Ann Romney Versus Hilary RosenBy: Heather Campobello - April 13, 2012
Obama and DNC advisor Hilary Rosen is under fire after she said “Mitt Romney seems a little old fashioned,” “Doesn’t view women as equals,” and highlighted that Ann Romney “Never worked a day in her life.”
Ann Romney made an appearance on “America’s Newsroom” and said that when she first heard Rosen’s statements she wished she could have seen how difficult it could be to raise her five sons. She went on to explain that being a mother was her “career choice” and that being a mother and working was also a choice.
She also told viewers that Mitt said being a stay-at-home mom was a “forever job that would give her forever happiness” and was a more important job than any temporary assignment that he was working on.
Hilary Rosen responded to Ann’s emphasis on choices in women’s life by saying that this is not about Ann Romney or women of means like myself:
“This is about the waitress at a diner at some place in Nevada who has two kids — whose daycare funding is being cut off because of the Romney/Ryan budget and she doesn’t know what to do” … “it’s not about whether women of means can afford to make a choice to stay at home and raise kids. Most women — let’s face it — don’t have that choice.”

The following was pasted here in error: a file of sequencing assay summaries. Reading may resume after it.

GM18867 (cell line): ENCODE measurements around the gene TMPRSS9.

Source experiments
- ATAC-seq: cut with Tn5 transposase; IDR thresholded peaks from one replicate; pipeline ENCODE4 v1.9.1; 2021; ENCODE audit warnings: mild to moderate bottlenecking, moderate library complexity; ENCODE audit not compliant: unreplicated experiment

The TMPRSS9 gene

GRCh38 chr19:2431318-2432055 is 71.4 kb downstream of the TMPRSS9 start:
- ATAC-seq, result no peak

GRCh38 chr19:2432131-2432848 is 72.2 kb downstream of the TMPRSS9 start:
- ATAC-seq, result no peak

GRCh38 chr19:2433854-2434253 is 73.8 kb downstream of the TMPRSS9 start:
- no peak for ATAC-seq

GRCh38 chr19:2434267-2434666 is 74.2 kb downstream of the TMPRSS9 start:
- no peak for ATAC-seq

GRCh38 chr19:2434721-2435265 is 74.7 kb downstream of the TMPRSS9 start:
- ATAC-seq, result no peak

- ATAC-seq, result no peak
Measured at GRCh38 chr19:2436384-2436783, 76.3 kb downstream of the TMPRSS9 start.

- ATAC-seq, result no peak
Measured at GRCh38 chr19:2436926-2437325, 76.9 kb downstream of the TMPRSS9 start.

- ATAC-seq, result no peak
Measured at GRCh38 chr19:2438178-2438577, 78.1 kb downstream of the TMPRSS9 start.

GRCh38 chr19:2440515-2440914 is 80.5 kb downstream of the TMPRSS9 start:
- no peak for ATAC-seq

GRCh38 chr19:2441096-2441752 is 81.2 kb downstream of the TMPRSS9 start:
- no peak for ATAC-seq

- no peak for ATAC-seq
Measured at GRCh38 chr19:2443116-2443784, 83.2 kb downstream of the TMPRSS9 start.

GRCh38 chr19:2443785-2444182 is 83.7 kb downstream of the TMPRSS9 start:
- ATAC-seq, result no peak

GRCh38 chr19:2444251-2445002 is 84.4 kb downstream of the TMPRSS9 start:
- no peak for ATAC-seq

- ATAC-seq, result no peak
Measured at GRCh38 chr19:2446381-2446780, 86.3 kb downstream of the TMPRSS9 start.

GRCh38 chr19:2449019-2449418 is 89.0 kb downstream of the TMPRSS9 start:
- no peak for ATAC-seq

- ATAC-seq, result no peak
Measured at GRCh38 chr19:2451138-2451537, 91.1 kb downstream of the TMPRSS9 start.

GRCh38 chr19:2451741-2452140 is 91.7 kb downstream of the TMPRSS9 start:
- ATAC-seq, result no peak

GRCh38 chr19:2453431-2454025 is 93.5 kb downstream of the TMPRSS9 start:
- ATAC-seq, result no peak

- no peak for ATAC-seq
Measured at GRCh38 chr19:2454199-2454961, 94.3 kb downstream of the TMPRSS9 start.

Ann Romney reacted to this by saying that she knows what it is to struggle and maintained that her husband admires and listens to women.
But how does that directly respond to how Mitt will help women overcome adverse economic conditions?
According to the Huffington Post, “The plan, proposed by Rep. Paul Ryan who chairs the House Budget Committee, would eliminate slots for about 200,000 children in 2014, according to an analysis by the National Education Association. Over the next decade, the NEA estimates, more than two million children would lose opportunities to attend Head Start centers as a result of the cuts.”
President Obama criticized Mitt Romney and mocked House Republicans for creating a “laughable” budget that “makes the Contract With America look like the New Deal.” He went on to say that “It’s nothing but thinly veiled Social Darwinism,” … “It’s antithetical to our entire history as a land of opportunity and upward mobility for everyone who’s willing to work hard for it, a place where prosperity doesn’t trickle down from the top, but grows outward from the heart of the middle class.”
Do you think that Rosen deserves the backlash?